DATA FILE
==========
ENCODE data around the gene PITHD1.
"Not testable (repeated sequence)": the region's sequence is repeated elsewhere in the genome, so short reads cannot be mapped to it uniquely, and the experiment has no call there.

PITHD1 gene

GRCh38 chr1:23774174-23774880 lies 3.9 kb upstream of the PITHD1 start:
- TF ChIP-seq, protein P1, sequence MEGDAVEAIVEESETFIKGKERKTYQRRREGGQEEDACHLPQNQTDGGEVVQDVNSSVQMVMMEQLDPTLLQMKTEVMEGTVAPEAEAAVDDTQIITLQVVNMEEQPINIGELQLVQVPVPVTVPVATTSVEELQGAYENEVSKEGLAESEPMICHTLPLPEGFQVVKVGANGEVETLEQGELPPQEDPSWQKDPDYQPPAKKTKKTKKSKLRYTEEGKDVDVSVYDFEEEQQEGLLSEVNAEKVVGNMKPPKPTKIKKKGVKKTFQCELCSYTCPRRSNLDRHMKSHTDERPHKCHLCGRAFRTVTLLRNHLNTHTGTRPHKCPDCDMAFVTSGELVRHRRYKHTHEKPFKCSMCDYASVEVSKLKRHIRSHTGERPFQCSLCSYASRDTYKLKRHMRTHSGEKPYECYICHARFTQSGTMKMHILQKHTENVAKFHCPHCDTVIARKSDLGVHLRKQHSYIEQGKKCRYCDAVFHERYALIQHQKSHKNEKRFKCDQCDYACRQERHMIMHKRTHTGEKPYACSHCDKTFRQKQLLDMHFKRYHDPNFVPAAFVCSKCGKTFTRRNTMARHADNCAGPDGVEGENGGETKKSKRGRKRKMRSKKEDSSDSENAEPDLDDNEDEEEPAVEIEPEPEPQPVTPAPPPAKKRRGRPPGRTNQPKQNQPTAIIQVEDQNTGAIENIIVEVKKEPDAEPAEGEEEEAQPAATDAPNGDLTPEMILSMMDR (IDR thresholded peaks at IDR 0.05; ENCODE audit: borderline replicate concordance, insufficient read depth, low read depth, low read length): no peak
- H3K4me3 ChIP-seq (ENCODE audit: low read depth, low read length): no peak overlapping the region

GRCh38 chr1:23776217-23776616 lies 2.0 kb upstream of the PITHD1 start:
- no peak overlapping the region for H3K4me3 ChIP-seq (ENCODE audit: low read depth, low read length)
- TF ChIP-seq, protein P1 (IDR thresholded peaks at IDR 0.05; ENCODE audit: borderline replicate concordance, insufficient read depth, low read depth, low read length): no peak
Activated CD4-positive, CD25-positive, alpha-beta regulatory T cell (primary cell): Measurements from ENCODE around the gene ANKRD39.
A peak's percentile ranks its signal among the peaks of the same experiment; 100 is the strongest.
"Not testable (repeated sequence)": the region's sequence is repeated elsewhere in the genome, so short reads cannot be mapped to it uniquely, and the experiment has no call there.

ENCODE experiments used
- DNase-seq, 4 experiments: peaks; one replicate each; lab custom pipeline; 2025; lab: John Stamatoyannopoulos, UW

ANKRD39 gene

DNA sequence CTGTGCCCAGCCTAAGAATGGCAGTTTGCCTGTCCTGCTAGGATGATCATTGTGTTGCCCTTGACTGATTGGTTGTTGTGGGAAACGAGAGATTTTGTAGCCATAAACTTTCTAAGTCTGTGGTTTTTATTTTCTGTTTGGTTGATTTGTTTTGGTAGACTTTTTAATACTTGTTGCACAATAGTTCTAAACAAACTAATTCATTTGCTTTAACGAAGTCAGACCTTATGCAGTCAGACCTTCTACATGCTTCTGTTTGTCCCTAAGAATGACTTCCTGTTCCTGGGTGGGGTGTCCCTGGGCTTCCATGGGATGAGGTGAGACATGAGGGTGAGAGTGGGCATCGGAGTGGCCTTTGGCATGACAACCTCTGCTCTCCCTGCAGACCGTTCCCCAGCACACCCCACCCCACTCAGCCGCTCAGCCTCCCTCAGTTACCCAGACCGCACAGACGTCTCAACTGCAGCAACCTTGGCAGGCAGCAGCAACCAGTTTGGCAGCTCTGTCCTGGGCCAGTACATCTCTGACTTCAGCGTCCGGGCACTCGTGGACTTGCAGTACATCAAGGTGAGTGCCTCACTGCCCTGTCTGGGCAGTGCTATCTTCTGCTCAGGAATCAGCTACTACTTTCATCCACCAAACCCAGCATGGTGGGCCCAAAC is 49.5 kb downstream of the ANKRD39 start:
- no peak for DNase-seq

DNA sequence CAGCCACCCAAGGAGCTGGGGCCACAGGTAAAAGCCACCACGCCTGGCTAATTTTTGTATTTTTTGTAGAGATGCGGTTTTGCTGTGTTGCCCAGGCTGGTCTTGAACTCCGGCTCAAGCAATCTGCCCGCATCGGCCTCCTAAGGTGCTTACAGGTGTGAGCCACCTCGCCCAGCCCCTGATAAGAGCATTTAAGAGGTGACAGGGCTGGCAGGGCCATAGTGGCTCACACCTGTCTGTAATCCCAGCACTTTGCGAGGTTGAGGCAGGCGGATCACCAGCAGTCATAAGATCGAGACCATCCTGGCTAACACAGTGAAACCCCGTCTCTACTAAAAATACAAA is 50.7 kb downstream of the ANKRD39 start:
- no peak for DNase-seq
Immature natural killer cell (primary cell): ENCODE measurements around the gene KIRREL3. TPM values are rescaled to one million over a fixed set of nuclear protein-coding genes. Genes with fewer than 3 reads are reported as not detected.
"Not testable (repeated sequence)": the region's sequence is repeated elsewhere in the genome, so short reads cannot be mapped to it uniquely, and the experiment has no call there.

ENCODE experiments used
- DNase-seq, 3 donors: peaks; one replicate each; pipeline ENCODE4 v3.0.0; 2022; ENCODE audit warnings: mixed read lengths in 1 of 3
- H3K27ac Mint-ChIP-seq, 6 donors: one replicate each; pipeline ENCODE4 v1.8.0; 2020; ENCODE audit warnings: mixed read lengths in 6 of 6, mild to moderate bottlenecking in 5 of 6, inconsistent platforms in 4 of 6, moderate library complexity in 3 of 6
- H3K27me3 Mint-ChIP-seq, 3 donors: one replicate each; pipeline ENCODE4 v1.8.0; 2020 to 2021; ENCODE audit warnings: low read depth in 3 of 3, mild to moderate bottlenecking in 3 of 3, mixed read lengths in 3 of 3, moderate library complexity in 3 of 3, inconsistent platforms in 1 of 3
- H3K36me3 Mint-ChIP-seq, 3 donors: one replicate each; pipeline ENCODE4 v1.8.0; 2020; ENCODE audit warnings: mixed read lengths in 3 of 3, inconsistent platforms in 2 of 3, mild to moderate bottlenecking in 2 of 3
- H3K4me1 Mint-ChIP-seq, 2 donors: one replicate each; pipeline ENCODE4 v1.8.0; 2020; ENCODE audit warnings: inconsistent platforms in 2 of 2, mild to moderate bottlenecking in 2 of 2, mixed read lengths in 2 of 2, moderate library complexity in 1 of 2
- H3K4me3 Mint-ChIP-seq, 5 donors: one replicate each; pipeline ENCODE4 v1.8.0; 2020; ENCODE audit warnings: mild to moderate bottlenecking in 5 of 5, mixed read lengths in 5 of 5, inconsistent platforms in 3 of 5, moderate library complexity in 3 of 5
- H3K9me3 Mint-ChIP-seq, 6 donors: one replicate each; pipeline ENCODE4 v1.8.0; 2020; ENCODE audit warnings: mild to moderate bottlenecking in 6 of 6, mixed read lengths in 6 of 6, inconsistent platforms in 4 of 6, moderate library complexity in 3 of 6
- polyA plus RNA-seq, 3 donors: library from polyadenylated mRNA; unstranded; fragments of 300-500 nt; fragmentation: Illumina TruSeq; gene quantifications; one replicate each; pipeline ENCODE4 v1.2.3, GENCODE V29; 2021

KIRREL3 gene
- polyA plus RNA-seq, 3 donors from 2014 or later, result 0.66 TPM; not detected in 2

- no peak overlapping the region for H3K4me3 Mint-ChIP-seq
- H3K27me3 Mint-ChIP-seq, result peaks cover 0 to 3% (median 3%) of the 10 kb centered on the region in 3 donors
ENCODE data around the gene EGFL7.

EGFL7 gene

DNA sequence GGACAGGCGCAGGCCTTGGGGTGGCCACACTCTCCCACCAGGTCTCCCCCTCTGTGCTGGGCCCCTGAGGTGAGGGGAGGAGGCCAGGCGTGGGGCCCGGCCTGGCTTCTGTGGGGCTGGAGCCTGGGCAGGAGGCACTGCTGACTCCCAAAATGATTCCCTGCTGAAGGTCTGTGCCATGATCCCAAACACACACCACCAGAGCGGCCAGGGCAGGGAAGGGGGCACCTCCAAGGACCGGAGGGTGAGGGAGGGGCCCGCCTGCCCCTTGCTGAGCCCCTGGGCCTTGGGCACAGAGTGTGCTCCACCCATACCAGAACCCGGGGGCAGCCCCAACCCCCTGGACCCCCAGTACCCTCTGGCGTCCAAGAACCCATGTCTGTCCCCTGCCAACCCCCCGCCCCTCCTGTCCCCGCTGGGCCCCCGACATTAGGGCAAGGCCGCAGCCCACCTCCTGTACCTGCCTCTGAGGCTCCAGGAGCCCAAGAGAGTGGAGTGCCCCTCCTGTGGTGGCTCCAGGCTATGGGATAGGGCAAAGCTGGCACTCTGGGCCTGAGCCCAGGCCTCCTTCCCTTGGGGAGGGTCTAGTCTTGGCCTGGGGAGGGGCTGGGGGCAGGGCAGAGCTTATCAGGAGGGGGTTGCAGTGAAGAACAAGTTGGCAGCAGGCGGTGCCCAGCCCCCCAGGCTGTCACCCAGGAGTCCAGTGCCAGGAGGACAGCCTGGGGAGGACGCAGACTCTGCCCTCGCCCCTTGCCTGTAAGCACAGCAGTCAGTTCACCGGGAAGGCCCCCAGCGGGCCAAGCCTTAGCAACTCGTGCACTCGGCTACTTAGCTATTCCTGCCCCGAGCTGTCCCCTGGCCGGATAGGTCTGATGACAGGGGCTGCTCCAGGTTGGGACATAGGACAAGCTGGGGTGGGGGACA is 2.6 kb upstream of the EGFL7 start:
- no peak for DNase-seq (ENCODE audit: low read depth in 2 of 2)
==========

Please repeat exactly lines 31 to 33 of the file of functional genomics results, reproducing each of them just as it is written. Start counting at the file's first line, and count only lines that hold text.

KIRREL3 gene
- polyA plus RNA-seq, 3 donors from 2014 or later, result 0.66 TPM; not detected in 2

- no peak overlapping the region for H3K4me3 Mint-ChIP-seq